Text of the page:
COlchicine for the Prevention of the Post-pericardiotomy Syndrome - COPPS
The goal of the trial was to evaluate treatment with colchicine compared with placebo among patients undergoing cardiac surgery.
Colchicine will be more effective in preventing the post-pericardiotomy syndrome.
- Placebo Controlled
- Patients undergoing cardiac surgery at least 18 years of age
Number of enrollees: 360
Duration of follow-up: 1 year
Age range: mean 65 years
Percentage female: 31%
Ejection fraction: mean 54%
New York Heart Association class: I-II: 71%; III-IV: 30%
- Limited life span
- Contraindication to colchicine
- Severe liver disease or transaminase >1.5 x the upper limit of normal
- Serum creatinine >2.5 mg/dl
- Myopathy or elevated preoperative creatine kinase
- Blood dyscrasia
- Gastrointestinal disease
- The incidence of post-pericardiotomy syndrome at 1 year
- Post-pericardiotomy syndrome was diagnosed by at least two of the following:
o Fever after the first postoperative week without evidence for infection
o Pleuritic chest pain
o Friction rub
o Pleural effusion
o Pericardial effusion
- Combined incidence of disease-related hospitalization, cardiac tamponade, constrictive pericarditis, and relapses
Three days after cardiac surgery, eligible patients were randomized to colchicine 1 mg twice daily for the first day, then 0.5 mg twice daily for 1 month (n = 180) versus placebo (n = 180). Patients <70 kg received one-half of the maintenance dose of colchicine.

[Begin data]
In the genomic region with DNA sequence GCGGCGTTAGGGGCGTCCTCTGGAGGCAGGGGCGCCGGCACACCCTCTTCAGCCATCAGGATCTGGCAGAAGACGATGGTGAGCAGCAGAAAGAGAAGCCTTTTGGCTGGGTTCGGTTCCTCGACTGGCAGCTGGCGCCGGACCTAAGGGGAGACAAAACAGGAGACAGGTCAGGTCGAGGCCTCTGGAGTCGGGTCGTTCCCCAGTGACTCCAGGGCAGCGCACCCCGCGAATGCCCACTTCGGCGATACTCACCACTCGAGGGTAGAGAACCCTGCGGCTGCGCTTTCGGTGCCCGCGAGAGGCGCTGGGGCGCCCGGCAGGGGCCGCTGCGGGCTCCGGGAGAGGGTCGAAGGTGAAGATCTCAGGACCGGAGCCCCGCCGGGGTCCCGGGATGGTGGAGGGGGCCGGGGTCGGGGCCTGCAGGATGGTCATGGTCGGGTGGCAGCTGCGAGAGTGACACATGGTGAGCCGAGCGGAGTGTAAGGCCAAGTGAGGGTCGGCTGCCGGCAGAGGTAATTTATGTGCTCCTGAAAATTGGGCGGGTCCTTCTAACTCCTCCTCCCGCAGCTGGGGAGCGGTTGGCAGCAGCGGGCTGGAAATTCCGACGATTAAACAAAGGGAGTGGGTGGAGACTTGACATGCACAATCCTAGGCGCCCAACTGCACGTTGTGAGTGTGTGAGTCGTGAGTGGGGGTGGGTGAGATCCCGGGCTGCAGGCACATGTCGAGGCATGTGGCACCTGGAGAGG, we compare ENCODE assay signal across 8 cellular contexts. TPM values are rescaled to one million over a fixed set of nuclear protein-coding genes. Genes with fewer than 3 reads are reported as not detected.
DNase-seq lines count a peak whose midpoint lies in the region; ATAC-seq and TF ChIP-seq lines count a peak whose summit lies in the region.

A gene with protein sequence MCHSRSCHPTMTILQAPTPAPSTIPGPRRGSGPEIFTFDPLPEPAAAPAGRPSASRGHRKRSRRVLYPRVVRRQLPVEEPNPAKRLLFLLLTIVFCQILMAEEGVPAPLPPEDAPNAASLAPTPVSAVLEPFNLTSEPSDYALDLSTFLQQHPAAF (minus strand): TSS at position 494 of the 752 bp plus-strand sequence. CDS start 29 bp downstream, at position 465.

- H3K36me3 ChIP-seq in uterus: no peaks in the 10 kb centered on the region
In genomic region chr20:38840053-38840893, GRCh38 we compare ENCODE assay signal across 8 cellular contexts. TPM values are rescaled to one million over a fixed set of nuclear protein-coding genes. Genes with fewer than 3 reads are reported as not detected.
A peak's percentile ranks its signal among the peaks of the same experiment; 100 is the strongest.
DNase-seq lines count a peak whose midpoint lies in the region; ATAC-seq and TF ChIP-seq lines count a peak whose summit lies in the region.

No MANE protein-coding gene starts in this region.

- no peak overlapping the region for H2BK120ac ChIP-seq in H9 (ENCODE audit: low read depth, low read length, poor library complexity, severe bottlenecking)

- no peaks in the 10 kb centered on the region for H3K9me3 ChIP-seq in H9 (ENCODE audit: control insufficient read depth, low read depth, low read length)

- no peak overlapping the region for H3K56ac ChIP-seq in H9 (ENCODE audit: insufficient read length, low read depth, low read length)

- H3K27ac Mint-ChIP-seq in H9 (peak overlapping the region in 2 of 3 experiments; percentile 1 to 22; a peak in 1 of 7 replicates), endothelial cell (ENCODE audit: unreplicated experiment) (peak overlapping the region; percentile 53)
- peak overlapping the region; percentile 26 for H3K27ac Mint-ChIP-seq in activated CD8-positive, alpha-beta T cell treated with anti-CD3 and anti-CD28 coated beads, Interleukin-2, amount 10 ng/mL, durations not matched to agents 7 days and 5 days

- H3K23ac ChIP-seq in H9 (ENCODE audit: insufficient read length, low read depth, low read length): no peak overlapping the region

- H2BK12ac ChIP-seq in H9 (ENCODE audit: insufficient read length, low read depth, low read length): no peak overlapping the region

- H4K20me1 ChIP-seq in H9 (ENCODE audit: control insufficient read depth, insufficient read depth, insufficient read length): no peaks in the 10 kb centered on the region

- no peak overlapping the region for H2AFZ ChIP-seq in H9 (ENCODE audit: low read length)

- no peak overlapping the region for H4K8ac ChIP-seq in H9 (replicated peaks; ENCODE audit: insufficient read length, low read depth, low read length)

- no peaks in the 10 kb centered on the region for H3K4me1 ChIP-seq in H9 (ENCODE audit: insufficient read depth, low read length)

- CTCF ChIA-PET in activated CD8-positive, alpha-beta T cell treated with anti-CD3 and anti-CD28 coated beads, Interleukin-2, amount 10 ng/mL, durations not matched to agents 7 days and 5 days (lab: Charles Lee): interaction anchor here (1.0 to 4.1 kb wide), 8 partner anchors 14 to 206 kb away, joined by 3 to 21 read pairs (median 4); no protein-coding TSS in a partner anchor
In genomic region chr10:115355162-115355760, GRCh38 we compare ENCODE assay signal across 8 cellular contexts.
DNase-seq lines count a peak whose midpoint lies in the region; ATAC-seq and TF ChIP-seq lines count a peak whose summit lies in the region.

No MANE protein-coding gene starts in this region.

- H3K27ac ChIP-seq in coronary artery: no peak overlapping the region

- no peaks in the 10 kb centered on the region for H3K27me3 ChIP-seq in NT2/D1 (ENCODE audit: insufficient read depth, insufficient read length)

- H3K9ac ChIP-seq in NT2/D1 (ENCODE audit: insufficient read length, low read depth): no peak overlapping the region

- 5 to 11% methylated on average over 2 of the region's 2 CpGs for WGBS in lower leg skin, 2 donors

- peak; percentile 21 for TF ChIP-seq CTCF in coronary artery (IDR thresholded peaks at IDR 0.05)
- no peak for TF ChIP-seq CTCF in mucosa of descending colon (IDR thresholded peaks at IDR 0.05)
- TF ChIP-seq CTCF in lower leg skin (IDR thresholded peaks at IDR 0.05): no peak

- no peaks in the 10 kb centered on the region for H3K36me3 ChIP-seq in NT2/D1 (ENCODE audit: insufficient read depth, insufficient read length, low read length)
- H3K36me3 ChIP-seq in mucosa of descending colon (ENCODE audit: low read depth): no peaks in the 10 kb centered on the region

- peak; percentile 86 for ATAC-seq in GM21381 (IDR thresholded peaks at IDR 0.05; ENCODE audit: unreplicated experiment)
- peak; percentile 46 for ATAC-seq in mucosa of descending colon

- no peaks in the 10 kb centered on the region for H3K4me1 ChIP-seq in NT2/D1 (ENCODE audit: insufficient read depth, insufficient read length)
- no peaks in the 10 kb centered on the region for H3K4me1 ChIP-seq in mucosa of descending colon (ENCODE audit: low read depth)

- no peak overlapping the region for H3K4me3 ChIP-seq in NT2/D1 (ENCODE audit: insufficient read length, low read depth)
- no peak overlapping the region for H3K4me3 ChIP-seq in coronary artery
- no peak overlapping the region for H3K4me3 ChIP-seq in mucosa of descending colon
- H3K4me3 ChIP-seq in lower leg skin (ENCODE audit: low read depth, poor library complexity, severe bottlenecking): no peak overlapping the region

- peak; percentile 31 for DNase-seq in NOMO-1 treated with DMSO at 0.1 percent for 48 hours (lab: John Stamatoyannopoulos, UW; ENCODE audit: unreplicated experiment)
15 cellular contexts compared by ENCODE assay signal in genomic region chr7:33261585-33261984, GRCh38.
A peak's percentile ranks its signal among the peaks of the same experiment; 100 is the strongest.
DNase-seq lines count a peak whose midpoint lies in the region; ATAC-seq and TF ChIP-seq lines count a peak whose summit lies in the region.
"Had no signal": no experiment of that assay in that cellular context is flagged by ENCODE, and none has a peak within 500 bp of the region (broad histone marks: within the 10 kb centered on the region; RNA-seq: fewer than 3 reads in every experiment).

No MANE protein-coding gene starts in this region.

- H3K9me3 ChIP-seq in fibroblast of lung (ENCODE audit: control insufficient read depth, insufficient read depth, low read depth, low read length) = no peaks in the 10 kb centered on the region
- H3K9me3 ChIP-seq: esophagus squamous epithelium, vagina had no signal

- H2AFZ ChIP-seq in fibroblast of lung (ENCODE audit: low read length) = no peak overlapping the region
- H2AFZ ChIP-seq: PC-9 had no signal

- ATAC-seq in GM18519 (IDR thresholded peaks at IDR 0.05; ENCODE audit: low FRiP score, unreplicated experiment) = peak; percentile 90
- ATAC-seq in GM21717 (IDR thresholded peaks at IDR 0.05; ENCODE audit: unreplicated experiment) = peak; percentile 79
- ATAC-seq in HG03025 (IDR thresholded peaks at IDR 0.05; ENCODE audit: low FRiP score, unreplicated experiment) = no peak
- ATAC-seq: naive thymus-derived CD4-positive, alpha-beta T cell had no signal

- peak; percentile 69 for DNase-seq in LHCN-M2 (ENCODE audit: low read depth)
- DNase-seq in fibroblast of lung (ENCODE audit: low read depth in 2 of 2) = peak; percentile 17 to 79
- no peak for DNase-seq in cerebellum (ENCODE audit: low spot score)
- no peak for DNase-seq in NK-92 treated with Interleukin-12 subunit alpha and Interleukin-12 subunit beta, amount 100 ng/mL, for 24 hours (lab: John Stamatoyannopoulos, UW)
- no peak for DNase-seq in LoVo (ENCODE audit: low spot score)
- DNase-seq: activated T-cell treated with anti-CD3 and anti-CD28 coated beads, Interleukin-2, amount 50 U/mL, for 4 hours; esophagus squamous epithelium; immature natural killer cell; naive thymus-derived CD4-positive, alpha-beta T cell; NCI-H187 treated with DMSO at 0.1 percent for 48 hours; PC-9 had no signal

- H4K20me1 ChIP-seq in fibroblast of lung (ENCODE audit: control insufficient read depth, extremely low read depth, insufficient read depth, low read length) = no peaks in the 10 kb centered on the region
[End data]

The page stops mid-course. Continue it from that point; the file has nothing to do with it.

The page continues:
Overall, 360 patients were randomized. In the colchicine group, the mean age was 65 years, 31% were women, 22% had diabetes, 18% had a creatinine clearance <60 ml/min, and mean left ventricular ejection fraction was 54%. In 51%, the type of surgery was coronary artery bypass grafting, in 28% it was valvular surgery, and in 17% it was combined coronary/valvular surgery.
The incidence of the primary outcome, post-pericardiotomy syndrome at 1 year, was 8.9% in the colchicine group versus 21.1% in the placebo group (p = 0.0002). Most (85%) of these events occurred in the first month. The incidence of the combined secondary endpoint was 0.6% versus 5.0% (p = 0.024), respectively. Side effects (gastrointestinal intolerance) and drug withdrawal were 8.9% versus 5.0% (p = 0.21), respectively.
After cardiac surgery, the use of 1 month of colchicine was beneficial at preventing the post-pericardiotomy syndrome and its related complications. Colchicine appeared to be well tolerated with a similar rate of side effects and drug discontinuation compared with placebo. Although confirmatory reports are needed, this agent appears to be a safe and effective mechanism to prevent what can be a serious and disabling complication of cardiac surgery.
Imazio M, Trinchero R, Brucato A, et al.; on behalf of the COPPS Investigators. COlchicine for the prevention of the Post-pericardiotomy Syndrome (COPPS): a multicentre, randomized, double-blind, placebo-controlled trial. Eur Heart J 2010;Aug 30:[Epub ahead of print].
Keywords: Pericardiectomy, Colchicine, Stroke Volume, Postpericardiotomy Syndrome, Creatinine, Coronary Artery Bypass, Cardiac Surgical Procedures, Diabetes Mellitus, Primary Prevention
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